I was sifting through some e-mails earlier this Summer and an unexpected message popped up from a parent. The parent was going through their child's yearbook and had stumbled upon my annual yearbook message to students.
After reading my message to students (below), the parent wanted to share a cool connection she had made. Evidently, she went to high school with one of the authors I mentioned in my message to students. But what happened next was even more unexpected.
To make a long story short, the parent reached out to the author, Dusti Bowling, who was nice enough to record a video greeting and super-special booktalk for our students. I'll include her custom video at the very bottom of this post, but I'm getting ahead of myself.
This entire chain of events started with a simple yearbook message, but it revealed something simple that I need to keep reminding myself. Every single school communication is an opportunity to connect on a deeper level.
However, when we treat communication as mundane (imagine the obligatory updates you might be sending via newsletter or e-mail) we miss out on the most important part of communication. Connection.
In the case of our school yearbooks, I wanted to connect with our school community in a manner that modeled how readers share the books they're reading. (Our school is invested in a culture of literacy where talking about the books we love is as natural as talking about our favorite foods or movies.)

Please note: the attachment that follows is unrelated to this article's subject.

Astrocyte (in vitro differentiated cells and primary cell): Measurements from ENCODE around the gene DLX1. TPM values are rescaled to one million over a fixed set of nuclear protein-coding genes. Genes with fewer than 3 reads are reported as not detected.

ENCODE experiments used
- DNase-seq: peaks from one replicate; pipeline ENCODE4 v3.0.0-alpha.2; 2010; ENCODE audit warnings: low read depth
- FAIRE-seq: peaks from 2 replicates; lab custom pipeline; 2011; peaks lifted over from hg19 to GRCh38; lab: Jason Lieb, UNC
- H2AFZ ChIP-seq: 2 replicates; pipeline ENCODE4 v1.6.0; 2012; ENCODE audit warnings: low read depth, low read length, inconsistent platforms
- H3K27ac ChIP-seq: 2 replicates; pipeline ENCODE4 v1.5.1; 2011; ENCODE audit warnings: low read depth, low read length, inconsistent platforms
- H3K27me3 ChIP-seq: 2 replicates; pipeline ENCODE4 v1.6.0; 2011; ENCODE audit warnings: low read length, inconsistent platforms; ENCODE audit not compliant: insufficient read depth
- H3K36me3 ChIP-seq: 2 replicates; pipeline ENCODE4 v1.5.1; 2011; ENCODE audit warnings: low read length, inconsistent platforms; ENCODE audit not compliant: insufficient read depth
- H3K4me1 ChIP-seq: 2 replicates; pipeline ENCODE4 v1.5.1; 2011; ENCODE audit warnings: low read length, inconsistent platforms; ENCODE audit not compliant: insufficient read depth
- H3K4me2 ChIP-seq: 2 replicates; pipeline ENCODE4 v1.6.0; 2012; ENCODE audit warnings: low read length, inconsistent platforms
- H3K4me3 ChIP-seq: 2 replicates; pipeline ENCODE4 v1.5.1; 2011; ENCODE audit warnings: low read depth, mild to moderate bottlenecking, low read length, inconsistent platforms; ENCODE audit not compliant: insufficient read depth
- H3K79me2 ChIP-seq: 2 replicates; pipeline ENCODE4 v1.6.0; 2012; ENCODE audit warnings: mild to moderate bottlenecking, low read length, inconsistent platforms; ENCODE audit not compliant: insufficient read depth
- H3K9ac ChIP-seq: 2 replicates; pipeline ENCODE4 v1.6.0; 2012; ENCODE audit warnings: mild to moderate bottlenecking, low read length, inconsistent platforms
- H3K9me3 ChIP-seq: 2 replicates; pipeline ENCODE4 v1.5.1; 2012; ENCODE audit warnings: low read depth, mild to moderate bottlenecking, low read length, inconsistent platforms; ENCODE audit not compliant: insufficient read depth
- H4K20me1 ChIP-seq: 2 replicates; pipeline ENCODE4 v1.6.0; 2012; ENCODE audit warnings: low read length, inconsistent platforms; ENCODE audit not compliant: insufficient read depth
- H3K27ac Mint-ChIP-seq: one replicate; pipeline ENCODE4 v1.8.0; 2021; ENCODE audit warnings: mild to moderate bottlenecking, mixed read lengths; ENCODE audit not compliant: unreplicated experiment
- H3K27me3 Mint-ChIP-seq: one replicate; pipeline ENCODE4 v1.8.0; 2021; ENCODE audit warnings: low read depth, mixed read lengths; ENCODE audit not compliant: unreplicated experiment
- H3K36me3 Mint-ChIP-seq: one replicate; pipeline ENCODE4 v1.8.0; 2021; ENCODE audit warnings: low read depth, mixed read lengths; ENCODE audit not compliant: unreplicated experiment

It may sound surprising, but I didn't expect too many parents to read my yearbook message to students. And I certainly didn't expect the author of one of the books I recommended to eventually reach out. In retrospect, the fact that I shared my passion for literacy in that short message made it possible for some readers to connect and invest in that foundational work. Go figure!
It sounds so simple, but communication is the foundation of vision and culture. You can't build a foundation of literacy if you don't talk about the books you're reading. You can't build trust if your communication isn't transparent, two-way, and respectful. And you can't champion innovative learning if the only communication you share is delivered via carrier pigeon.
Every communication is an opportunity to strengthen and extend the foundation. When we lose sight of this (like I do from time to time) we miss opportunities to connect on a deeper level. And eventually, this translates to missed opportunities for students.
There's a quote I love (mostly because I need to keep reminding myself) and I want to share it with you:
"In the absence of information, people make up their own." ~Author Unknown
How is your communication connecting with the people you serve? What routine communications might be ready for innovation or repurposing? How are you communicating your heart for the vision and values you hold dear? Don't leave people guessing.
PS Thanks for reading! Here's that special booktalk video from the author of, "Insignificant Events in the Life of a Cactus."